Robert Motherwell, The Black and the Red, Number XXV. 1987. Acrylic and paper collage on paper.
Abbott Handerson Thayer, Angel, 1887
Charles Cottet. Low Mass in winter. Oil on canvas.
Also at http://cavesoflilith.tumblr.com/
Church in Stein on the Danube, Stein on the Danube, & Stein on the Danube Seen from the Kreuzberg
Egon Schiele, 1913
Obit of the Day: Taught Ken Burns Everything He Knows
Jerome Loebling liked to debate his father about politics and preferred to back up his arguments. So as a teenager he took his Kodak Brownie camera into the streets of Brooklyn snapping shots of social injustice he found as evidence for his point-of-view. Liebling never stopped shooting.
Becoming one of the “nation’s premier documentary photographers” Liebling would capture images of life as he found it. Whether it was a child in Brooklyn (“Butterfly Boy”, top) or U.S. Senators (Hubert H. Humphrey, D-Minn. at a
baseball gamebased on add’l. input it may be a football game, center right) Liebling found the perfect moment, look, and framing and captured it forever.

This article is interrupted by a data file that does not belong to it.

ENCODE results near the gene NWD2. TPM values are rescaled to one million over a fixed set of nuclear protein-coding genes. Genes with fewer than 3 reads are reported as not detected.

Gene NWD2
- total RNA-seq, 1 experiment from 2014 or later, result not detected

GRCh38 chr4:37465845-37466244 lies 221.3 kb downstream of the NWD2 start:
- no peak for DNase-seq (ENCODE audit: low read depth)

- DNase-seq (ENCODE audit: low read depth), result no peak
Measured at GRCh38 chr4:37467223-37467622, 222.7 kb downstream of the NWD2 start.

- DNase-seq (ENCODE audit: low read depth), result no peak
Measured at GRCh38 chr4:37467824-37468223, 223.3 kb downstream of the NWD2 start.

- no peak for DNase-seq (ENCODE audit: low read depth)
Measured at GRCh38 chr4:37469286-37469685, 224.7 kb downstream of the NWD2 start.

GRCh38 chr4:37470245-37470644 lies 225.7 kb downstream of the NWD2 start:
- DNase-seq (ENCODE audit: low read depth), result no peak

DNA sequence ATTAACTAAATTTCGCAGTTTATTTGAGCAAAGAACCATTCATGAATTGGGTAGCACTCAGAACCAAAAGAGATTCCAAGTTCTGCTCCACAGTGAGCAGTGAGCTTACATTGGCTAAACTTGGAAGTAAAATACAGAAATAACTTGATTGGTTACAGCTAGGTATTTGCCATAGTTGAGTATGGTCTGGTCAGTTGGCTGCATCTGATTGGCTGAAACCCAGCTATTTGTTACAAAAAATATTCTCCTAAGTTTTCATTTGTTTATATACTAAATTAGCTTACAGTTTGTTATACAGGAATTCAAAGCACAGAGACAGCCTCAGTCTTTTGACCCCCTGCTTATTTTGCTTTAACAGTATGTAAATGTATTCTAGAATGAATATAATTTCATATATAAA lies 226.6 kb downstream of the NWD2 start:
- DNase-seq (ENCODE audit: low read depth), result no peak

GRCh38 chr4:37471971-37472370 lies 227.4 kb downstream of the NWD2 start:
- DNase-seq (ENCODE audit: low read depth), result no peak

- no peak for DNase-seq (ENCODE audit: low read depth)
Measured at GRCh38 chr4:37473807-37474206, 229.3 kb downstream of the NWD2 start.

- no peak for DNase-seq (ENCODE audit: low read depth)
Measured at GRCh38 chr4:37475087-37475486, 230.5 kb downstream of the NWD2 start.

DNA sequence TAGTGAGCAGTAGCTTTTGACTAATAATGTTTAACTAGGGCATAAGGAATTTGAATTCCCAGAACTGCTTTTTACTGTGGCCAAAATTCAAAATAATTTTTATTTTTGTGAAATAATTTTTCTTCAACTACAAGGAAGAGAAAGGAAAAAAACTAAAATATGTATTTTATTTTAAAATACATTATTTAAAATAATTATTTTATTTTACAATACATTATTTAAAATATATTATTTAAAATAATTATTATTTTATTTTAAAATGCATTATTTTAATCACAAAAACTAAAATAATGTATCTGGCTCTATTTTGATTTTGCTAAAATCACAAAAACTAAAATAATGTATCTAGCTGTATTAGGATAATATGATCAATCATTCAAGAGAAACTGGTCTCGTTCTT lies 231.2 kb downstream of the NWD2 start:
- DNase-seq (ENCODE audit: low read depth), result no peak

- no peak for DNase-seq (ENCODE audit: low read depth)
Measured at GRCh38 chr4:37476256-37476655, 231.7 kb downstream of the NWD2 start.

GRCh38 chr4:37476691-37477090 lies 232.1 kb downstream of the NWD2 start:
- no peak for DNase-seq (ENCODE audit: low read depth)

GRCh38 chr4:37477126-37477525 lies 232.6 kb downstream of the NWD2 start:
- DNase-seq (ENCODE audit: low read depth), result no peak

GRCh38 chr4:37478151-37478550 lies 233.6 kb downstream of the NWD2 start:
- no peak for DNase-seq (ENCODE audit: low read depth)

“The work has never been flamboyant. It’s always been under control, beautifully made, and very deeply felt, without being in any way hyperbolic.” - John Szarkowski
His greatest success may have been as a professor. Teaching at the University of Minnesota from two decades (1949-1969) and then at Hampshire College (Massachusetts) for two more (1970-1990) Liebling’s students won Emmys, Oscars and Peabodys for their work. More than two dozen students became professional photographers or filmmakers. The most famous of his pupils is popular documentarian Ken Burns (The Civil War, Baseball, Jazz).
(All four images copyright Jerome Liebling, courtesy of jeromeliebling.com)